In one aspect, techniques of the present disclosure may push a piece of content to relevant users. For example, responsive to a social user posting an article, a technique presented herein may help in finding who in his/her social circle have similar interests and should see or receive the article on their social feed. Posts may be delivered or propagated while they are logged in. In one aspect, content authored or touched by a social user may be propagated to only users who are in this user's social neighborhood and whose interests align with this content. In one aspect, each semantic link (edges between nodes of a semantic graph) may be assigned a weight. In one aspect, each semantic link that is unique gets a unique weight assignment. In one aspect, a technique of the present disclosure relies on the semantic network to provide relationships among contents. In one aspect, given social network and semantic network may be used for delivering content to social contacts of a user who are interested in that content. In one aspect, social actions of users may determine their interest. In one aspect, no user involvement may be required to find targets for a posted content. In one aspect, a technique of the present disclosure links social and semantic networks to deliver content that users may find interesting.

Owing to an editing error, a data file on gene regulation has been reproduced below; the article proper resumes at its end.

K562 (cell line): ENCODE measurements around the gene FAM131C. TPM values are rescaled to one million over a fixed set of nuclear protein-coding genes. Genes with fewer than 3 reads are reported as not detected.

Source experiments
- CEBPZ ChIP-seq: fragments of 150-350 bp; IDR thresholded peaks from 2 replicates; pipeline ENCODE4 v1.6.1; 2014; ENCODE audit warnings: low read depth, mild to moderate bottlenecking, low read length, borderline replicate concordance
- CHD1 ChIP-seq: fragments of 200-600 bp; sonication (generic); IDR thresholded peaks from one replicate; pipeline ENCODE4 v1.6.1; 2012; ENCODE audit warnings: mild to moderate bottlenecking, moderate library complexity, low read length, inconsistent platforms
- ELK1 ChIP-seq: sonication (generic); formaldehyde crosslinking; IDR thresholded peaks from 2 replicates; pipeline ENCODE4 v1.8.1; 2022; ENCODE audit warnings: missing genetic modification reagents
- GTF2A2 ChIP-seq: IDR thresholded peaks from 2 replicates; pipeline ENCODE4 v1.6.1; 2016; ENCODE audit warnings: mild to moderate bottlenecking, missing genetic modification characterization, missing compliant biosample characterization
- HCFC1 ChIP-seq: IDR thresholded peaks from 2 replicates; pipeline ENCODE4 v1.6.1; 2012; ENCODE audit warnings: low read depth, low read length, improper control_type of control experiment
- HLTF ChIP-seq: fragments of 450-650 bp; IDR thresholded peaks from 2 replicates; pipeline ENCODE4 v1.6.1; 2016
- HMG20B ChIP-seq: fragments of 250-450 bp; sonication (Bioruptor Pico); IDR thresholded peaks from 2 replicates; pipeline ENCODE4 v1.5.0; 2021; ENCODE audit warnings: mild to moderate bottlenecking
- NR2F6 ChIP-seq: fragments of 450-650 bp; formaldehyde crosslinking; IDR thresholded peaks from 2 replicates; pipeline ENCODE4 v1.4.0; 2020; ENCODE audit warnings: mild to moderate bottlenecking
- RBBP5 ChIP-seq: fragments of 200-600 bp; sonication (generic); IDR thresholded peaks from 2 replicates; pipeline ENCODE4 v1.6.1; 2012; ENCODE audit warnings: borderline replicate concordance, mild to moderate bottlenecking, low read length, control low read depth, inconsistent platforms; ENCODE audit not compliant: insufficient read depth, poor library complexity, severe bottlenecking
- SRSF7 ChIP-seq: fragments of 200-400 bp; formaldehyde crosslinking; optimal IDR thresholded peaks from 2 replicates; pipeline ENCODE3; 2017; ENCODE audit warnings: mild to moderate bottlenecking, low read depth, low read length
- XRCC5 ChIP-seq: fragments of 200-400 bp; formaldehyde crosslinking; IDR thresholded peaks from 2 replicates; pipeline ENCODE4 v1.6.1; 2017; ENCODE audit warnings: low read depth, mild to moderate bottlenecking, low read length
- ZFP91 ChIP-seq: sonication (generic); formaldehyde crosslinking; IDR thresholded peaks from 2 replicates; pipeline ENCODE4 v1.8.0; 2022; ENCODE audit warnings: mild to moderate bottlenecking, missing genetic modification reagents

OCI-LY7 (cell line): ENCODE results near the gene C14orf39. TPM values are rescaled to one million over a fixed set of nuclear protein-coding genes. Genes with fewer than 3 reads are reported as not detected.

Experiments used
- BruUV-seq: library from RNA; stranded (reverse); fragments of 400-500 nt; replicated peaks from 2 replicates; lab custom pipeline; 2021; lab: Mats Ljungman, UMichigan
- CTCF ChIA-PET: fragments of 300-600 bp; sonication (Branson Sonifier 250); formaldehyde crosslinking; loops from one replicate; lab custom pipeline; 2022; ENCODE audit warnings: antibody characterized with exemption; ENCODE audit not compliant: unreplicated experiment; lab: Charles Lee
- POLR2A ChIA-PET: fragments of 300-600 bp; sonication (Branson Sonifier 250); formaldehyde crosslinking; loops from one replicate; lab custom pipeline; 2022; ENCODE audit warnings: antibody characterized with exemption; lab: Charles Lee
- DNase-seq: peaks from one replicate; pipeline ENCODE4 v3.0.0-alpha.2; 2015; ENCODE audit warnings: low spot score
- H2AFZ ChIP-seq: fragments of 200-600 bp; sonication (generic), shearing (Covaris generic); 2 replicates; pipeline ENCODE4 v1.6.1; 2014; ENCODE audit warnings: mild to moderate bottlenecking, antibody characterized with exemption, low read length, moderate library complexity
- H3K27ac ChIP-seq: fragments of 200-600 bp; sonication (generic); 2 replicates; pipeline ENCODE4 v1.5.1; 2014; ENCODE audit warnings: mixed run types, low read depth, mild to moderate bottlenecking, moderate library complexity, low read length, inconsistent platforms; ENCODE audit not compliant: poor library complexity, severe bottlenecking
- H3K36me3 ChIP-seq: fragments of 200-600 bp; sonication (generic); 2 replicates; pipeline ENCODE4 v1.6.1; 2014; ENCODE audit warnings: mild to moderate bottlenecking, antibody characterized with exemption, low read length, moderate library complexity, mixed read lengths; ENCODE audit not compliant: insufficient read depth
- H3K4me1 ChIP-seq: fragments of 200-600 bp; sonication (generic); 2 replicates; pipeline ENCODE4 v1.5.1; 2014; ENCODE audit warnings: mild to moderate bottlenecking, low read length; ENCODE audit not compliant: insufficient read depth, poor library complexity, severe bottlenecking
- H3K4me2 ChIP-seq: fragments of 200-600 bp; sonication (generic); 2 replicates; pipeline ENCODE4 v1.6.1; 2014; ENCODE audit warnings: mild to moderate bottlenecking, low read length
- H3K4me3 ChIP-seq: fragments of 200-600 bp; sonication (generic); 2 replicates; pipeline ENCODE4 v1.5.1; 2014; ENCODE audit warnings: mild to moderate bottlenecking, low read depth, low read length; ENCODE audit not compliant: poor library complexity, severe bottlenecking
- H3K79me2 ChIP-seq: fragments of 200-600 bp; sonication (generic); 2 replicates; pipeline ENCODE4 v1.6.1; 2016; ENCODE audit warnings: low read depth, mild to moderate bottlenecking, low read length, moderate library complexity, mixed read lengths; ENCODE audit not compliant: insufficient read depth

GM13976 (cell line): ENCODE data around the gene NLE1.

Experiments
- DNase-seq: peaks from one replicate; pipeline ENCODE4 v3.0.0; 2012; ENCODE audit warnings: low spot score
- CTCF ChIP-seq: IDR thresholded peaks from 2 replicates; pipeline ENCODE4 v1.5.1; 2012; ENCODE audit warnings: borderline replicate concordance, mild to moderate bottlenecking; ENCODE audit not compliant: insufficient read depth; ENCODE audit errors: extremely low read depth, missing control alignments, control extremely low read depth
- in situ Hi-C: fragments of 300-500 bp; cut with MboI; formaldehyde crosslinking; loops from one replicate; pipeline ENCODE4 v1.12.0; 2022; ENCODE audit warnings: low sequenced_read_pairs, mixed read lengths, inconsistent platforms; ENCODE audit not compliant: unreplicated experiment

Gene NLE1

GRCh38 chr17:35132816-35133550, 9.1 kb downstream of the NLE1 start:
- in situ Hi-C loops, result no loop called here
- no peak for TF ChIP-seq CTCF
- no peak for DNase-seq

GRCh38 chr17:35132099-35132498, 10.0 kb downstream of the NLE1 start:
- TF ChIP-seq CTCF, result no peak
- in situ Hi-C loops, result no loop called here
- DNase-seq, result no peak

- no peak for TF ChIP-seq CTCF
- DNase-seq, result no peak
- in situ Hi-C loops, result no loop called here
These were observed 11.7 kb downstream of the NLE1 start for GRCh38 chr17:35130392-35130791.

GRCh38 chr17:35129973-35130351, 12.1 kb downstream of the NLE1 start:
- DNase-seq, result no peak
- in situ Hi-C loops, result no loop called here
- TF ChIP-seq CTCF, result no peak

FIG. 10 illustrates a schematic of an example computer or processing system that may implement an information propagation system in one embodiment of the present disclosure. The computer system is only one example of a suitable processing system and is not intended to suggest any limitation as to the scope of use or functionality of embodiments of the methodology described herein. The processing system shown may be operational with numerous other general purpose or special purpose computing system environments or configurations. Examples of well-known computing systems, environments, and/or configurations that may be suitable for use with the processing system shown in FIG. 10 may include, but are not limited to, personal computer systems, server computer systems, thin clients, thick clients, handheld or laptop devices, multiprocessor systems, microprocessor-based systems, set top boxes, programmable consumer electronics, network PCs, minicomputer systems, mainframe computer systems, and distributed cloud computing environments that include any of the above systems or devices, and the like.

The computer system may be described in the general context of computer system executable instructions, such as program modules, being executed by a computer system. Generally, program modules may include routines, programs, objects, components, logic, data structures, and so on that perform particular tasks or implement particular abstract data types. The computer system may be practiced in distributed cloud computing environments where tasks are performed by remote processing devices that are linked through a communications network. In a distributed cloud computing environment, program modules may be located in both local and remote computer system storage media including memory storage devices.